(RFE/RL) -- Dozens of bishops and other clergy from the Serbian Orthodox Church gathered today at the Patriarchate in Belgrade to begin the process of voting for their new leader.
The vote is being conducted by the church's highest body, the Holy Assembly of Bishops. The process, which involves an original voting system that includes an element of chance, may end with a new patriarch being picked as early as today.
The previous patriarch, Pavle, died in November following a long illness at the age of 95. He had headed the church for almost 20 years, a period that included the ethnic wars of the 1990s, which accompanied the breakup of Yugoslavia.
Many rounds of voting are expected to take place amid feuding and jostling among the voters, in an original, complex election system to be held behind closed doors. Surprise Result?
Theologian Mirko Djordjevic tells RFE/RL's Balkan Service the process could produce a surprise result.
"According to some statements, obstructions are very possible. It can all end up with a big surprise, as in the election of a bishop who has not taken sides so far and has not been prominent, as was the case with Patriarch Pavle," Djordjevic said.
The body of Patriarch Pavle is carried in a procession during his funeral in Belgrade in November.
According to the system, each member of the Holy Assembly of Bishops chooses three preferred names from the list of potential candidates. Any names selected by more than half the assembly members then move to a short list limited to three candidates.
The process can be slow. For the election of Patriarch Pavle in 1990, the vote was taken nine times before a short list was achieved.
Once the list is in hand, the names of the final three candidates are put in three unmarked, sealed envelopes and placed inside a Bible.
Following prayers, a monk selected by the assembly then takes the three envelopes from the Bible, selects one at random, and gives it to the presiding bishop, who announces the name of the new patriarch.
The so-called apostolic vote was introduced in 1967 to prevent Yugoslavia's secular authorities from meddling in church affairs. Church leaders said it was the Holy Spirit that guided the monk in selecting a final envelope, thereby removing the process of all human interference. Likely Favorite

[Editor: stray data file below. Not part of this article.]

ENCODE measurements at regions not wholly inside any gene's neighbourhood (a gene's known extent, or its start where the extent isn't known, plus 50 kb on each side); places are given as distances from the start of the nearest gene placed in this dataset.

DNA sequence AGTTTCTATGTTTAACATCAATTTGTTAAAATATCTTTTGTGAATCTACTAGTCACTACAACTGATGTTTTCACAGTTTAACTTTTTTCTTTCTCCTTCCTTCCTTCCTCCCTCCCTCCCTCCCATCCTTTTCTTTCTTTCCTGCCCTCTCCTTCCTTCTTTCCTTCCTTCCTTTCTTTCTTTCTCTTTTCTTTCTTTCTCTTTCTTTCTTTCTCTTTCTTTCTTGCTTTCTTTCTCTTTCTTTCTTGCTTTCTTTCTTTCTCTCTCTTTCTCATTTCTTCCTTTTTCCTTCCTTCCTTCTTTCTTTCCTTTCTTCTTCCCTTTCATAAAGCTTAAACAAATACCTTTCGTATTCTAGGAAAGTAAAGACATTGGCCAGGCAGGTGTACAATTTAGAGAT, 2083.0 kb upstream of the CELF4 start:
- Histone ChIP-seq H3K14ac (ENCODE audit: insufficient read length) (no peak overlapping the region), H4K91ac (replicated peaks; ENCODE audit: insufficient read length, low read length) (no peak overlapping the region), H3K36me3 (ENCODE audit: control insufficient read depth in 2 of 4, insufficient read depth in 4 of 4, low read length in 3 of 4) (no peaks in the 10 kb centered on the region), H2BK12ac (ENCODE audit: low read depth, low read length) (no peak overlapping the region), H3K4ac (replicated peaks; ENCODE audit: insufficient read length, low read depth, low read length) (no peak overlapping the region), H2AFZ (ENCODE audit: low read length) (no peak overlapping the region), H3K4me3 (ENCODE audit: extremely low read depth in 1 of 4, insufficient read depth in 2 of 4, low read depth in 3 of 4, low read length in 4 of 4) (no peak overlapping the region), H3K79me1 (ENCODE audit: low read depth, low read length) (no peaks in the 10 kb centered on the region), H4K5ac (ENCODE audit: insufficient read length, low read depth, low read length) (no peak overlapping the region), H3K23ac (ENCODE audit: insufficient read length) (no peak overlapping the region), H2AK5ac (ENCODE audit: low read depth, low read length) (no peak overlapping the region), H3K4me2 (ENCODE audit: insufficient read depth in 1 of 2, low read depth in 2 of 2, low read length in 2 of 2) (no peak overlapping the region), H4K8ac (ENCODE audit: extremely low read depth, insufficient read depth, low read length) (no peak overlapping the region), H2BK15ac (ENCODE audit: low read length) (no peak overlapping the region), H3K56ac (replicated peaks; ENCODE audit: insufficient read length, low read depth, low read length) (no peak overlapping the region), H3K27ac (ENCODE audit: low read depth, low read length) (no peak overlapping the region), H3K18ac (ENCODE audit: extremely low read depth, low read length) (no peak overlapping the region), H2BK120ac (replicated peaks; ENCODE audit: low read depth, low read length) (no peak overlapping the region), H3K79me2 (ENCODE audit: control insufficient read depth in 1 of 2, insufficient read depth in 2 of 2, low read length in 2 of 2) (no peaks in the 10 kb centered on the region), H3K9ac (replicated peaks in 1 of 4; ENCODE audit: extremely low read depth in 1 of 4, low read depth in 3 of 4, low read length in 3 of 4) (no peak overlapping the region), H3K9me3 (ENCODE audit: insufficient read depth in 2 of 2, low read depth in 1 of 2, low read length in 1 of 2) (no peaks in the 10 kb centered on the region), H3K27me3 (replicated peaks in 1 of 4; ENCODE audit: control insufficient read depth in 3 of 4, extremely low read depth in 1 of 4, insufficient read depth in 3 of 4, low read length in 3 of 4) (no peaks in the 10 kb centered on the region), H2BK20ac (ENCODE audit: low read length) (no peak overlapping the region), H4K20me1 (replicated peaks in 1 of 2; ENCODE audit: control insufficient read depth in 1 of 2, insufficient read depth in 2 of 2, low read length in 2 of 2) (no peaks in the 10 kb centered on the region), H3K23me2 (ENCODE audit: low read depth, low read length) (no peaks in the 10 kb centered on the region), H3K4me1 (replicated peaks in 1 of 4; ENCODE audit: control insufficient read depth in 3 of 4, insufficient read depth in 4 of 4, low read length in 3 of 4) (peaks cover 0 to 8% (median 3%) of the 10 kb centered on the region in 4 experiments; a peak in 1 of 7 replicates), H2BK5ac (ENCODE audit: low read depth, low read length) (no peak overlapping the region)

The bishop of Nis, Irinej, expressed confidence that the new patriarch would be known today.
"We all hope and expect that this will all pass well and that the investiture will take place on Sunday [January 24]." he said.
One of the candidates considered a likely favorite is Bishop Amfilohije Radovic, who is seen as an anti-Western hard-liner. Amfilohije served as caretaker for much of the past two years, during Pavle's long hospitalization.
The church is divided between conservatives opposed to openness to other churches and Western influences in Serbian society, and reformists who want the church to be more open and modern.
However, one of the younger bishops, Fotije, said in a recent interview with the daily "Blic" that in fact there are "many more" than two main camps. He continued: "We have 80-year-old bishops, educated before World War II, who have huge experience. Then there are bishops under 40, who are well-educated in the era of digital communication."
There have been reports about an alleged power struggle between the Bosnian Serb and Serbian lobbies within the church.
The Serbian Orthodox Church is the second-oldest Slavic Orthodox Church in the world and the westernmost Eastern church in Europe. It is believed to have between 7 million and 14 million followers, located primarily in the republics of the former Yugoslavia.